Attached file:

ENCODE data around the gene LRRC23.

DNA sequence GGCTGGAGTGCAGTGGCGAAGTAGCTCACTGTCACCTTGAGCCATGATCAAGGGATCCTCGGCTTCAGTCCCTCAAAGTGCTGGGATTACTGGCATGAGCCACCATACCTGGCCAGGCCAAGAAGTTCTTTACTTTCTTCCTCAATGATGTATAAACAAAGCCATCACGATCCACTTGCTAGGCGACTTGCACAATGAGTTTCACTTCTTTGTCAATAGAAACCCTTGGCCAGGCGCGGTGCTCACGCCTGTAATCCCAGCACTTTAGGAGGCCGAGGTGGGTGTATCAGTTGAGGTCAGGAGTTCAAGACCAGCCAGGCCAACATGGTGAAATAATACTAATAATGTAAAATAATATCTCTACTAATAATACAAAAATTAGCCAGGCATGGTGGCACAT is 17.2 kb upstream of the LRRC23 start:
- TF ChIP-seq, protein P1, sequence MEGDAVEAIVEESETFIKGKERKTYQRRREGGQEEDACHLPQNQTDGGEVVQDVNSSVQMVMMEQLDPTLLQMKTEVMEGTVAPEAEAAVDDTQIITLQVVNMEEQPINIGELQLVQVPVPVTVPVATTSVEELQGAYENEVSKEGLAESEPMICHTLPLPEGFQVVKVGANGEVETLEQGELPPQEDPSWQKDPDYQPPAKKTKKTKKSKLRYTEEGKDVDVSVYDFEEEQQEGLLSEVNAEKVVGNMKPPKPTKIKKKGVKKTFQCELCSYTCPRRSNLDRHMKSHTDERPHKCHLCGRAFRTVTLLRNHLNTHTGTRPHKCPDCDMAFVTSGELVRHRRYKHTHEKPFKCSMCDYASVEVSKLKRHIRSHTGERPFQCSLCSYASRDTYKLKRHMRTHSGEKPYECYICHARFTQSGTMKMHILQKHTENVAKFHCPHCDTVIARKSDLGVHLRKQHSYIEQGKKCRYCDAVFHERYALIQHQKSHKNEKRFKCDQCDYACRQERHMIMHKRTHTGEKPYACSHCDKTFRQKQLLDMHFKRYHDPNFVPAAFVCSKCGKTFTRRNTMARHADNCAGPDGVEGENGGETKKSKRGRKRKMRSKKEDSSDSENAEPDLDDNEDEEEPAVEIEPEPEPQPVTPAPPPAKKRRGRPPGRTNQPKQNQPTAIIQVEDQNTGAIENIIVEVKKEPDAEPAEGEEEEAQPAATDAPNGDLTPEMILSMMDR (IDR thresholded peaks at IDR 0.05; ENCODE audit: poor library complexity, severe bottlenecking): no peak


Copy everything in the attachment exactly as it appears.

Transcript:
ENCODE data around the gene LRRC23.

DNA sequence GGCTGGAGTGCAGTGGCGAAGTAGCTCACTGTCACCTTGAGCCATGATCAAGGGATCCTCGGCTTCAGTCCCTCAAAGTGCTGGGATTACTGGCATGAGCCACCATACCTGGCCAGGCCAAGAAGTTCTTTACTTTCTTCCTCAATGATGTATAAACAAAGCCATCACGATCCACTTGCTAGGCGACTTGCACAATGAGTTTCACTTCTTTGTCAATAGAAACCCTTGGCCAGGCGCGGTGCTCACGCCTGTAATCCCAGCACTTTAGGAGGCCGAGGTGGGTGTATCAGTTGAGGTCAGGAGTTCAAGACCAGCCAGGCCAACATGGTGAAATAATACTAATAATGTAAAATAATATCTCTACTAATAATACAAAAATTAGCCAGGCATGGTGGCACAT is 17.2 kb upstream of the LRRC23 start:
- TF ChIP-seq, protein P1, sequence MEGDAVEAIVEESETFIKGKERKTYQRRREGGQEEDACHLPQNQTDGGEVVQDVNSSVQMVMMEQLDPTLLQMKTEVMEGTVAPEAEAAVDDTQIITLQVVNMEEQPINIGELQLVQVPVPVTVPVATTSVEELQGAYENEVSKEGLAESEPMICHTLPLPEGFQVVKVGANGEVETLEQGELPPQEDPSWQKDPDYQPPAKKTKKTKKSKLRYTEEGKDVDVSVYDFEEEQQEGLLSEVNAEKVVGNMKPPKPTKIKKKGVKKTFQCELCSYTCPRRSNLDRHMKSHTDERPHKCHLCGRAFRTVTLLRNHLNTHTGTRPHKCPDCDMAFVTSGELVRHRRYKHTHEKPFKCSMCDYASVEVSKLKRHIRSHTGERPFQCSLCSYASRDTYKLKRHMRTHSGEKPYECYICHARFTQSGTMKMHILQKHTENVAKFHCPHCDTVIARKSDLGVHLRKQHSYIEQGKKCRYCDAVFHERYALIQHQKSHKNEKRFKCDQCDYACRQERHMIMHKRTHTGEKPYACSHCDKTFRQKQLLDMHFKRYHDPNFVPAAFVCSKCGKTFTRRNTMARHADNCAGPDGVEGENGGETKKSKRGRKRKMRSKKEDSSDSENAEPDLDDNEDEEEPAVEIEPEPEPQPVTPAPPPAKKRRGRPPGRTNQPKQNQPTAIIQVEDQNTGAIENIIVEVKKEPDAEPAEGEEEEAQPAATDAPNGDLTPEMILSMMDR (IDR thresholded peaks at IDR 0.05; ENCODE audit: poor library complexity, severe bottlenecking): no peak